All of this is occurring in the face of the most serious offensive by employers, both public and private sector alike, that nurses have ever witnessed.

THE S3 slate also highlighted a critical issue within nursing organizations such as NYSNA--the inherent conflict in having collective-bargaining representation subsumed in a professional association, which can admit, and be led by, nurse executives and managers, who can be management-minded. The professional association model has been a contentious issue for decades among workers whose professions require college-level degrees, such as teachers, doctors and nurses.

For nurses, collective bargaining originated with the American Nurses Association (ANA). But within the last two decades, different formations have split from the model represented by the ANA and its state-level affiliates--many of these new formations have recently been reorganized within the National Nurses United union.

As attacks on nursing intensified, the inability of a professional association to respond adequately has become more and more apparent, leading workers to look to organizations reflecting the new models of organizing. In the NYSNA, this will be the first time that staff nurses have dominated the board of directors in its over-100-year history.

The S3 victory could shift dynamics within the New York City labor movement. Pattern bargaining, which all public-sector unions previously relied on for setting the parameters of negotiations, is now a thing of the past. Instead of accepting the current framework of concessionary bargaining and attempting to carve out less-bad side deals with Bloomberg's office, as some city unions have chose to do, the S3 slate has vowed to accept no concessions, build solidarity, and mobilize a fight.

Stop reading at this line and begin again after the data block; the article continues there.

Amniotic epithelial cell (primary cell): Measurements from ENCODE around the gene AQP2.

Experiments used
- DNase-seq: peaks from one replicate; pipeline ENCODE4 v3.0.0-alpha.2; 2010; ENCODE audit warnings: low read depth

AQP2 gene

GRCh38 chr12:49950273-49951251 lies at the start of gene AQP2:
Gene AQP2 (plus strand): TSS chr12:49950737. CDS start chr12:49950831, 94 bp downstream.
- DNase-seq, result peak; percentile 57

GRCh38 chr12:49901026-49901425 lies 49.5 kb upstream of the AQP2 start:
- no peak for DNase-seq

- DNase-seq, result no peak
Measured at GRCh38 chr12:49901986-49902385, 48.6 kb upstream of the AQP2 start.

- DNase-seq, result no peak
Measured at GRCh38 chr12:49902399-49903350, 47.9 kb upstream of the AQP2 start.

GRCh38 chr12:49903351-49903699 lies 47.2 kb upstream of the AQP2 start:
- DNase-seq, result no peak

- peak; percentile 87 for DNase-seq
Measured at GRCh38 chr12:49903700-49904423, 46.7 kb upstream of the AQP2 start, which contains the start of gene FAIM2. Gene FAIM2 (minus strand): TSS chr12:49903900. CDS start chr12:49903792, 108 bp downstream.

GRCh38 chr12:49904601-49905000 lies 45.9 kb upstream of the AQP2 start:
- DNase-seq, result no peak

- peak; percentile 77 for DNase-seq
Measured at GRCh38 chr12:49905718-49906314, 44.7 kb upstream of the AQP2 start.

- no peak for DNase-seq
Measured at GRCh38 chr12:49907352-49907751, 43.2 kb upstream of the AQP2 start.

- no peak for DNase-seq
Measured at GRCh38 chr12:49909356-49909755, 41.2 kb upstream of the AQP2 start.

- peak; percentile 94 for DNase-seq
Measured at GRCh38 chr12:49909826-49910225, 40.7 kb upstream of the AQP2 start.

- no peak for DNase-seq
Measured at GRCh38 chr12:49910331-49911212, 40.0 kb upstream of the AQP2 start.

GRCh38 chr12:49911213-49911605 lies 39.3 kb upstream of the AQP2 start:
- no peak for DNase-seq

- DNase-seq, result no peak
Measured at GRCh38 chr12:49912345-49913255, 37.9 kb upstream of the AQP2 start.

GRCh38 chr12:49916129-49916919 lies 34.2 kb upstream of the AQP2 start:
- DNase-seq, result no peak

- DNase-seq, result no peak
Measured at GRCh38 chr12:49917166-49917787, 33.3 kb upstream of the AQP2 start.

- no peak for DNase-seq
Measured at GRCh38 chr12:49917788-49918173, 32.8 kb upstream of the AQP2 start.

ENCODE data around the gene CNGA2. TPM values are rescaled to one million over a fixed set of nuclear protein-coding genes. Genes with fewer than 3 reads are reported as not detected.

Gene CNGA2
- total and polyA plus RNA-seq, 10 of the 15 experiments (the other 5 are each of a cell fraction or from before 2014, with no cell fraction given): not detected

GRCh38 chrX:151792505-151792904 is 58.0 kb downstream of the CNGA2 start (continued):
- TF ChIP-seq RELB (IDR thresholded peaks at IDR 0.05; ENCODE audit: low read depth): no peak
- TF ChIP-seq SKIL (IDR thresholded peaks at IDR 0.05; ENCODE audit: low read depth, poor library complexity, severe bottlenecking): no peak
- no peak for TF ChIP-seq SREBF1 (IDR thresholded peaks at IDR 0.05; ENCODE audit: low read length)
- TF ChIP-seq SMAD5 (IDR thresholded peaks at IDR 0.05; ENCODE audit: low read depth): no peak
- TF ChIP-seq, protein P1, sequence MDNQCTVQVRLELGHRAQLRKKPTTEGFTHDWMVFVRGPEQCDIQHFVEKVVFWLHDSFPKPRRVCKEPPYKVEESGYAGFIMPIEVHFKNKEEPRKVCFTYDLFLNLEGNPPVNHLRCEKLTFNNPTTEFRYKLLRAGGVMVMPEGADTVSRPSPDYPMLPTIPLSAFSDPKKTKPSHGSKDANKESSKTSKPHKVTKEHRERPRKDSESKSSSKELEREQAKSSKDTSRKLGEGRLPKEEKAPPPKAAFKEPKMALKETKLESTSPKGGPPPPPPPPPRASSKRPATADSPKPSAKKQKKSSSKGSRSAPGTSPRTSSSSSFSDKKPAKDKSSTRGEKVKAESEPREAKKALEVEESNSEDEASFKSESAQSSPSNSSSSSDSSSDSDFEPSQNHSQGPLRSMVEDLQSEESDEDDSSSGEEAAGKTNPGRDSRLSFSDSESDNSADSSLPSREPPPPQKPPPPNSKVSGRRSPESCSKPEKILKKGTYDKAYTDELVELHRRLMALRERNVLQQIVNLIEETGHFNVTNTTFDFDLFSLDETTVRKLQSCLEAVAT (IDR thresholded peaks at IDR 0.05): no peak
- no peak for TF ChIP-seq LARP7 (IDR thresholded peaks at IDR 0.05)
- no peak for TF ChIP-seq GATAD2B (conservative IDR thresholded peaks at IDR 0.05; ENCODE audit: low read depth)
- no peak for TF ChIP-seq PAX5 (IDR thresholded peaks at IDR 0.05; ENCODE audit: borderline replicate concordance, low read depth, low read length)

"I think that nurses are an extremely valuable resources, and I think we should be respected and rewarded for the work we do," said Anthony Ciampa, newly elected director-at-large. Anthony has helped spearhead a contract campaign at Columbia-Presbyterian, which employs over 3,000 nurses, the largest facility represented by NYSNA. "I don't think any concessions should be made at all."

This change in leadership couldn't have come at a better time. Within the last week, nurses at Brooklyn Hospital were unilaterally dropped from the hospital's health care plan, only to be recently reinstated. They responded with a successful strike vote. Across New York in the last year, nurses in the private sector have been told that they will have to contribute to their health plans for the first time.

What can be accomplished in the short term is open to question. The NYSNA's membership has been consciously demobilized over a period of years. But anger remains high. But the victory has given rank-and-file activists a sense of hope.

"I think the main focus is to not let management strip away the hard things we've won over the years," said Ciampa. "They're busting up unions everywhere. The government is not exactly in our favor. The real power is in the people. We're the backbone of the industry. The simple fact is that the nurse cannot be replaced."